Finally, a worthy successor to the late, lamented Chappelle's Show. In Chocolate News (Wednesday, 9:30 p.m., Comedy Central), the talented comedian David Alan Grier purports to explore current affairs from an African American perspective. What he really does is lampoon black culture, stereotypes about black culture, and the white culture that traffics in those stereotypes.
One "report" profiles a self-important hip-hop bonehead who, hired to make a public service announcement for No Child Left Behind, merely adapts one of his usual filthy videos to the educational theme. (The sexy dancing girls supply the "behind" in No Child Left Behind.) We hear from Caucasians for the Fair Use of the N Word Commission, and Maya Angelou (Grier in drag) recites a pseudo-profound poem about Barack Obama. Clearly, no sacred cow is safe during this half-hour.
In the event of an African American president, Chocolate News could be the go-to fake news program of the next four years. Watch your back, Daily Show.
Saturday, 8 pm (Lifetime)
Harry Connick Jr. got famous doing a bad impersonation of Frank Sinatra. So you can hardly blame him for sticking with his forte - bad impersonations - in this TV movie about the real-life researcher who developed the breast cancer treatment Herceptin. Connick tries to look all scientific in a white lab coat, but you can only laugh at his earnest-Ph.D. line readings. "Two hundred thousand women a year are diagnosed with breast cancer!" he barks at his new assistant (Amanda Bynes). "Getting Herceptin to work can save a lot of those lives!"
Even the prospect of a dramatic cure for cancer couldn't get me past the hour mark.
The Life & Times of Tim
Sunday, 10 pm (HBO)
This animated series follows an excruciatingly normal guy named Tim. The humor and animation are low-temperature - a perfect match for Tim himself, a young man who's going nowhere slow. He has a cruddy corporate job, an okay girlfriend and a penchant for getting sucked into dubious situations. In this week's episode, a family baptism goes bad, suggesting that there's little hope for today's alienated man.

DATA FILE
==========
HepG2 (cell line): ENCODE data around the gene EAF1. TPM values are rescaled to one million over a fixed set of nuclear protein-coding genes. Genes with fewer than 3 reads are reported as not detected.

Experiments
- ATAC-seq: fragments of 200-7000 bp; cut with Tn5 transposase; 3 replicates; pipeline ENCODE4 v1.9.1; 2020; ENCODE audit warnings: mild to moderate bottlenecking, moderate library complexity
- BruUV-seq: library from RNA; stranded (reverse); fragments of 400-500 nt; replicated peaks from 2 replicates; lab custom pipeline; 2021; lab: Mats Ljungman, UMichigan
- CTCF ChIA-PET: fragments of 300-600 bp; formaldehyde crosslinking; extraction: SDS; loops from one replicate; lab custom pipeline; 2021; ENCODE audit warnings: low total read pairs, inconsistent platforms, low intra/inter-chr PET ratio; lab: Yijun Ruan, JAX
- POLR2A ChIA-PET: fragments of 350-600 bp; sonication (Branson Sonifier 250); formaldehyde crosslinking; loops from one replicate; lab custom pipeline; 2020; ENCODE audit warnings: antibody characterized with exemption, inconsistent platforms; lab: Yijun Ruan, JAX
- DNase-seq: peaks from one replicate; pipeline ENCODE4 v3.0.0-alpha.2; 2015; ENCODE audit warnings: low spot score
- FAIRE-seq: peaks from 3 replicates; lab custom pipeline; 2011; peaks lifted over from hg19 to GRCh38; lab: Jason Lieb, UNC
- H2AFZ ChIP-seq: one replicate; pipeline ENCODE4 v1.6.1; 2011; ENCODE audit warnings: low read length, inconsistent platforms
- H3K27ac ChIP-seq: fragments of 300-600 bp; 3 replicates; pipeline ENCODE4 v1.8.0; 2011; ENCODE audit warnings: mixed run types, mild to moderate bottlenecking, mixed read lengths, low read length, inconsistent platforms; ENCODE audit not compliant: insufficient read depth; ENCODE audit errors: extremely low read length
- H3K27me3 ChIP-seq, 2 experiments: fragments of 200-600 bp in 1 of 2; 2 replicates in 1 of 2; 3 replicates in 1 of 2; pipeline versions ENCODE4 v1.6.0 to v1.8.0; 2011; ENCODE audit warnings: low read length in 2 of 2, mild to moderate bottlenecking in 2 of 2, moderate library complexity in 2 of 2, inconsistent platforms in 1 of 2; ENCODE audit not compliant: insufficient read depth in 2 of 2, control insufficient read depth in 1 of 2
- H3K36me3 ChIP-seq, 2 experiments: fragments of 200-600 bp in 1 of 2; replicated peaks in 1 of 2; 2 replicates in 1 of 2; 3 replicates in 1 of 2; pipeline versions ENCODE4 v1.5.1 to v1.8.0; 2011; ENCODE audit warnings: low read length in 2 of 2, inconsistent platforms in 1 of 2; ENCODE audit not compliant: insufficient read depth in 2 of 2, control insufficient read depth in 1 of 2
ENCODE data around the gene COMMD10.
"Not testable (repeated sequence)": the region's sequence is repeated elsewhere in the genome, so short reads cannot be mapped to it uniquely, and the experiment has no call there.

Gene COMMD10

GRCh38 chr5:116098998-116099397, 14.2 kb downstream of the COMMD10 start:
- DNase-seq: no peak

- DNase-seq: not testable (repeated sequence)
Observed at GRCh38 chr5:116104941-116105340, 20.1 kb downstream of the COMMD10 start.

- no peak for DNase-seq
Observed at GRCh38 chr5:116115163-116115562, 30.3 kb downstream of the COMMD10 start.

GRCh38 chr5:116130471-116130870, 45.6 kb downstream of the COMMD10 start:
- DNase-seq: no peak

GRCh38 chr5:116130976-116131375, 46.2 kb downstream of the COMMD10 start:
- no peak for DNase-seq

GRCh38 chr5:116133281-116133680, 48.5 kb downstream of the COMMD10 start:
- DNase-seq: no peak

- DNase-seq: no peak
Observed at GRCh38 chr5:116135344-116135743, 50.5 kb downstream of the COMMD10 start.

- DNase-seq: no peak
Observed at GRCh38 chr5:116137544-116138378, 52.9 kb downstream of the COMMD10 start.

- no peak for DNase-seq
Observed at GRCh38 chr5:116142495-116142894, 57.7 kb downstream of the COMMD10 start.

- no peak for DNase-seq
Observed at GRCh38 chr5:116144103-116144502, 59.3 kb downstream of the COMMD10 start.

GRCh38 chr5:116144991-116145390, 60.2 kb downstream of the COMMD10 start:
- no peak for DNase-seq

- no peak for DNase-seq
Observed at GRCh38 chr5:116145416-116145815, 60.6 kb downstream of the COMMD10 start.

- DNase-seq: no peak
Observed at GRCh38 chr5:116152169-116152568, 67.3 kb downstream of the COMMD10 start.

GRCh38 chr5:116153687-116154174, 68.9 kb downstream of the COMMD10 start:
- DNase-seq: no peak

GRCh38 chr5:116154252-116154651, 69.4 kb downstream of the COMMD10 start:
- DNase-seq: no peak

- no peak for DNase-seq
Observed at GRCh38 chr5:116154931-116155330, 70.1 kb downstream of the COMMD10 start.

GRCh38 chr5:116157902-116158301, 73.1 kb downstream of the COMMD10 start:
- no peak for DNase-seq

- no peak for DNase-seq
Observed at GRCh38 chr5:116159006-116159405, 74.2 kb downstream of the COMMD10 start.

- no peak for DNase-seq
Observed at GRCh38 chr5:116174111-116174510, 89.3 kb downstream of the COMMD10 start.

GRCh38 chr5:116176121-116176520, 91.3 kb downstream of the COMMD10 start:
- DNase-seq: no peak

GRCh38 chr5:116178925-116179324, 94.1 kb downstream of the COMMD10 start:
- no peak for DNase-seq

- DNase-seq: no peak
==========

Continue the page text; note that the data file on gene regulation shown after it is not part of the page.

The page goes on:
You'd have to be as much of a loser as Tim to find this series funny. That's why I...um, hate it.
Tuesday, 7 pm (WHA)
Mark Oliver Everett flunked ninth-grade algebra and went on to become the oddball singer of the Eels. But his late father - no less of an oddball - was a brilliant physicist who dreamed up the "many worlds" interpretation of quantum mechanics. Mark freely admits that he doesn't get it. "I only have a very vague understanding of my father's theory," he says. "It gets to a certain point and becomes impenetrable. Then it gets into the scientist's language, and it becomes, like, bloob bloob bloob."
In "Parallel Worlds, Parallel Lives," Mark sets out to discover the father he barely knew. He seeks out his dad's old scientific colleagues and tries to grasp the notion of "many worlds." Essentially, universes can branch off in multiple directions. Every time we make a decision, we divide into two different versions of ourselves. A parallel universe is born, containing the alternate versions of us.
Or, in layman's terms: "Bloob bloob bloob."
The Real Housewives of Atlanta
Tuesday, 8 pm (Bravo)
We've long been revolted by the rich, vain, shallow, materialistic white women of The Real Housewives of Orange County and The Real Housewives of New York City. Now Bravo finds a similar group of African American women in a new edition of its reality series. NeNe brags about living in an exclusive gated community. Sheree throws a zillion-dollar party in honor of her own fabulousness. "I don't want any riffraff," she tells her assistant - meaning any guests worth less than seven figures. Lisa bluntly informs us of her priorities: "If it doesn't make me money, I don't do it."
We live in a country where upper-class African American women can now be just as sickening on TV as upper-class white women. I guess that's...progress?
Tuesday, 10 pm (TBS)
With the presidential campaign in full swing, you'd think that impressionist Frank Caliendo would be in hog heaven. But in the season premiere of his sketch comedy show, he wastes time on toothless bits about David Letterman, James Gandolfini and Star Wars. The only political sketch is a clunker about John McCain's whiteness.
Yo, Frank: After Tina Fey's epochal Sarah Palin impression, you're gonna have to raise your game.